As I mentioned, setting is SF, with advanced military technology, worm-holes for space traveling and other wonders. On the other hand, we have Barrayar, which is such an antique society (it is considered almost barbaric by others). Later we will get to know other, even more quaint places. Bujold made a very successful mix, drawing both fans of SF for the setting, and fans of fantasy for the plots and characters. Because, in essence, replace technology with magic and you get a classical fantasy book. Technology never gets much background explanation and this makes it still feel fresh (even though some of the books were written 20 years ago).

I remember these books as very easy and fun read. So I was left a bit surprised how dark this first book actually is - and further books are even darker. Sure, we get a happy end (or a kind) in every book, but main characters do die or suffer irreparable damage. And they deal with it. Innocent and weak also suffer and our protagonist is not always able to save everybody. So, a pretty realistic books - not gritty but not sunny also.

So, as a start of the series, "The Warrior's Apprentice" is a very good book. Interesting, with flamboyant main character but also with a dose of realism, with solid setting, it is a book I would recommend to anybody, not just fans of specific genre. One of my favorites...

Tuesday, August 13, 2013

Book review: "Emperor of Thorns" by Mark Lawrence

I don't usually read sequelling books immediately one after another, but like to spread them over some time, maybe insert a reread now or then. But after reading "Prince of Thorns", I just couldn't resist reading "King of Thorns", as I also couldn't resist reading "Emperor of Thorns" immediately it was published last week. With this, I finished "The Broken Empire" trilogy by Mark Lawrence.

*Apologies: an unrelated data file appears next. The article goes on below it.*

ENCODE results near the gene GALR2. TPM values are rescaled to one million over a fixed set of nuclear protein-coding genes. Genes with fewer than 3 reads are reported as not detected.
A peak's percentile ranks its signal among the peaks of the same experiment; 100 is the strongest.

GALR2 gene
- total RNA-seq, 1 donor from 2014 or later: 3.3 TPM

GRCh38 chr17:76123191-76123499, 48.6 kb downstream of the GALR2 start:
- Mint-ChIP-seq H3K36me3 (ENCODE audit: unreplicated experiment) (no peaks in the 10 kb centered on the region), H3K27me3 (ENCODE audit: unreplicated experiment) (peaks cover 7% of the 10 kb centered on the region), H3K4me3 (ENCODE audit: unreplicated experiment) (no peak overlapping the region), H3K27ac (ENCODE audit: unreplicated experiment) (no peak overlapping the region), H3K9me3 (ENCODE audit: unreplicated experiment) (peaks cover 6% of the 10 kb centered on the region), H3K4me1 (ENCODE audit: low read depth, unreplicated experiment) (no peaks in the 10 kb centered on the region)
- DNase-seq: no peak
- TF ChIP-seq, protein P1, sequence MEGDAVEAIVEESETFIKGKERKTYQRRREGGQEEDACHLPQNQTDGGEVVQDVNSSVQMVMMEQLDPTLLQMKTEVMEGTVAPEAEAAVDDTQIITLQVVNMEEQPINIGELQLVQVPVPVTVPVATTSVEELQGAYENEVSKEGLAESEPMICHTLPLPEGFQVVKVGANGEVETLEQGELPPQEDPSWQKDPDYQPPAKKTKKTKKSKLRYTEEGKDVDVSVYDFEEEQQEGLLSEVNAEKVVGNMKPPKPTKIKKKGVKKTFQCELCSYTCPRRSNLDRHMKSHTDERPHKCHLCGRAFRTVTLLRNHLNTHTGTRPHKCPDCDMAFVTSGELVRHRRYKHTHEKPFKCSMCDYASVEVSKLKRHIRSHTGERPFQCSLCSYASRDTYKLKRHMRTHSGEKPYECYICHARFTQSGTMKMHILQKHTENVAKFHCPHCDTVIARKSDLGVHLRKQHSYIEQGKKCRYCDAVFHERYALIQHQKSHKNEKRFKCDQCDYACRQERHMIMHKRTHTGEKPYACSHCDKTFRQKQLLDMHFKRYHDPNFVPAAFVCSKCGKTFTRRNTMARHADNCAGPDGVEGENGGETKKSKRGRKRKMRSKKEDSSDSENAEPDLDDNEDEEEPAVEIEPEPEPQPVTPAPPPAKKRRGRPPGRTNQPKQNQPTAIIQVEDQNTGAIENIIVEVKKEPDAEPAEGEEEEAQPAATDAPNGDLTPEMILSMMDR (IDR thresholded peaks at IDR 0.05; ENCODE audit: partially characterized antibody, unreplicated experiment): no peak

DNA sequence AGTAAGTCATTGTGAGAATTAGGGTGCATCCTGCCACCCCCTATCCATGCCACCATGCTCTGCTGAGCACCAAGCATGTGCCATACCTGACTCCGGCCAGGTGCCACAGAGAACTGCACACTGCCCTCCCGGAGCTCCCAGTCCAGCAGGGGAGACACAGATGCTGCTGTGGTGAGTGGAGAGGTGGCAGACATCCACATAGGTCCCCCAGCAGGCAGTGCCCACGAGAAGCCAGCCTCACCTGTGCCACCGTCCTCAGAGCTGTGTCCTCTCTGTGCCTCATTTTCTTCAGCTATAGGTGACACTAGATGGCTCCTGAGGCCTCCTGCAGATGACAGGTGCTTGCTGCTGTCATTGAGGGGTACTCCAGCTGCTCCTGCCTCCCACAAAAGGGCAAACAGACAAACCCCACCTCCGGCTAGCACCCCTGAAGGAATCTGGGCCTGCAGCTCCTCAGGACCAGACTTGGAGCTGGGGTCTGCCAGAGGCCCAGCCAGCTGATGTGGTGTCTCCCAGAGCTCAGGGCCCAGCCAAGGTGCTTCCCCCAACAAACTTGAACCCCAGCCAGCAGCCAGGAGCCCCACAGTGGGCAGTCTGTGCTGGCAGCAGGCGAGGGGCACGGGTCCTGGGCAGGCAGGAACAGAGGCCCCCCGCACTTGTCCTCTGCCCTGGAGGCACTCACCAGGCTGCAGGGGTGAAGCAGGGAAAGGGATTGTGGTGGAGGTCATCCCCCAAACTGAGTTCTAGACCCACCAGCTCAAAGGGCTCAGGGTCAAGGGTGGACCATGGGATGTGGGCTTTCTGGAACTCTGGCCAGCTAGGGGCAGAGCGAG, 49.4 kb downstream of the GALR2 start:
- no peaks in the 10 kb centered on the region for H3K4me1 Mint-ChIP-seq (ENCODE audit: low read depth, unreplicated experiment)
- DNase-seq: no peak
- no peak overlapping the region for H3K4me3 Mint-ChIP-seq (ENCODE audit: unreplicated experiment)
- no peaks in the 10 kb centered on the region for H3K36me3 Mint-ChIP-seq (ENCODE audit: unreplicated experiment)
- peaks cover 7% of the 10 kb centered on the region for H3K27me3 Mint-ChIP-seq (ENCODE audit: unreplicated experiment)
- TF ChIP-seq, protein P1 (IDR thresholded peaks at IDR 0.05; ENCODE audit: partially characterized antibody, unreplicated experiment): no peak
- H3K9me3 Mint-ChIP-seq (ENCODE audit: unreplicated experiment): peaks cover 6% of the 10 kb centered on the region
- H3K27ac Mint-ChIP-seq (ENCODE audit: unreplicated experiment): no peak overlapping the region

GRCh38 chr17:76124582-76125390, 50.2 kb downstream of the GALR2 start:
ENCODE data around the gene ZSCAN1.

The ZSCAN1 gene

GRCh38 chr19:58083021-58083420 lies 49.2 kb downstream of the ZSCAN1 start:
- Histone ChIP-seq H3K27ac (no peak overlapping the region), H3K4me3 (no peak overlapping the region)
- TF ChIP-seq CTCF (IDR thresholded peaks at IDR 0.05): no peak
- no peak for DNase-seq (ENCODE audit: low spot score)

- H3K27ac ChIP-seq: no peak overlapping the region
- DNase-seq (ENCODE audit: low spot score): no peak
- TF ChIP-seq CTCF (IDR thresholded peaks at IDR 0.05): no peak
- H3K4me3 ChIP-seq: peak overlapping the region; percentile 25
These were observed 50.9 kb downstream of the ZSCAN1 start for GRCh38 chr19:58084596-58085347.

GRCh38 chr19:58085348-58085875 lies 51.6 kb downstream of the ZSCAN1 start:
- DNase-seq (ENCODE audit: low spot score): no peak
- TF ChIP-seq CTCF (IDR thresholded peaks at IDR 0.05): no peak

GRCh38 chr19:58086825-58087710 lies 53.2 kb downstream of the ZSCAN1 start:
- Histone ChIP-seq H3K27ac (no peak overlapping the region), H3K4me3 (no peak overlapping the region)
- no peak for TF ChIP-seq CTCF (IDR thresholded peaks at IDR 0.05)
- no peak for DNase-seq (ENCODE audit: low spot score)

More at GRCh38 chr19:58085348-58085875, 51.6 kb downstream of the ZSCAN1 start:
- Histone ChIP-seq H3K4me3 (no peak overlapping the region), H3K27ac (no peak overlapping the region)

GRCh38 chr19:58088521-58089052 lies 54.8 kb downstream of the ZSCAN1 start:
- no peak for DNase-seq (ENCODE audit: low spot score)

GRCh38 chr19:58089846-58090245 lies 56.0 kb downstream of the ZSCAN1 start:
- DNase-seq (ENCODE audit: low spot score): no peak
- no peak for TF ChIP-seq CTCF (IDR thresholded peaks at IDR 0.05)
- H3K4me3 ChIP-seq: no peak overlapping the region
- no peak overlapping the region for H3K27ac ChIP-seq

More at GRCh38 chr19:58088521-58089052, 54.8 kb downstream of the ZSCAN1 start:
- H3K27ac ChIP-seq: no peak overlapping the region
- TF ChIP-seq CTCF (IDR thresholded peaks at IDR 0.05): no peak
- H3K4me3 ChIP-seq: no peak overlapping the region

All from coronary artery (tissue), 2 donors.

"Emperor of Thorns", similarly to KoT, has three plots-lines. The main one, the present, is happening two years after Jorg Ancrath's defeat of Prince of Arrow and becoming a King of seven nations, instead of just one. As the book starts, Jorg is just preparing for a journey to the Congression, a meeting of rulers that happens every four years and on which the Emperor can be chosen. Jorg is going there pretty sure he will be selected Emperor, because if he is not, he will pretty upset... Second plot continues immediately his adventures at Horse Coast, expanding them eventually to continent of Afrique. And while in KoT we had Katherine's story, here we have Chella's story, a POV by character opposite to Jorg from the first book.

If you have read first two books in "The Broken Empire" trilogy, you know what to expect: blood and violence. In my review of "King of Thorns", I said one or twice that Jorg felt softer than in "Prince of Thorns", not killing or maiming people randomly. This is also true here; as Jorg says, he has overgrown killing people on whim, but it doesn't mean that he will balk of anything necessary to protect those he cares about. And people, Jorg actually openly cares for somebody in this book. This makes him at the same time softer and harder than before. Softer, as I said, because he is not a loose cannon anymore; but harder, because he will not stop at anything defending what is his.

I really have to congratulate Mark Lawrence for making Jorg develop so much, but making it feel so natural. And also for successfully making such brutal and unique character, more evil than villains in some books, a protagonist and a person to root for. Because, it is quite impossible not to root for Jorg. And if you have any liking for anti-heroes, gray-morality or for gritty literature, you will just adore this book.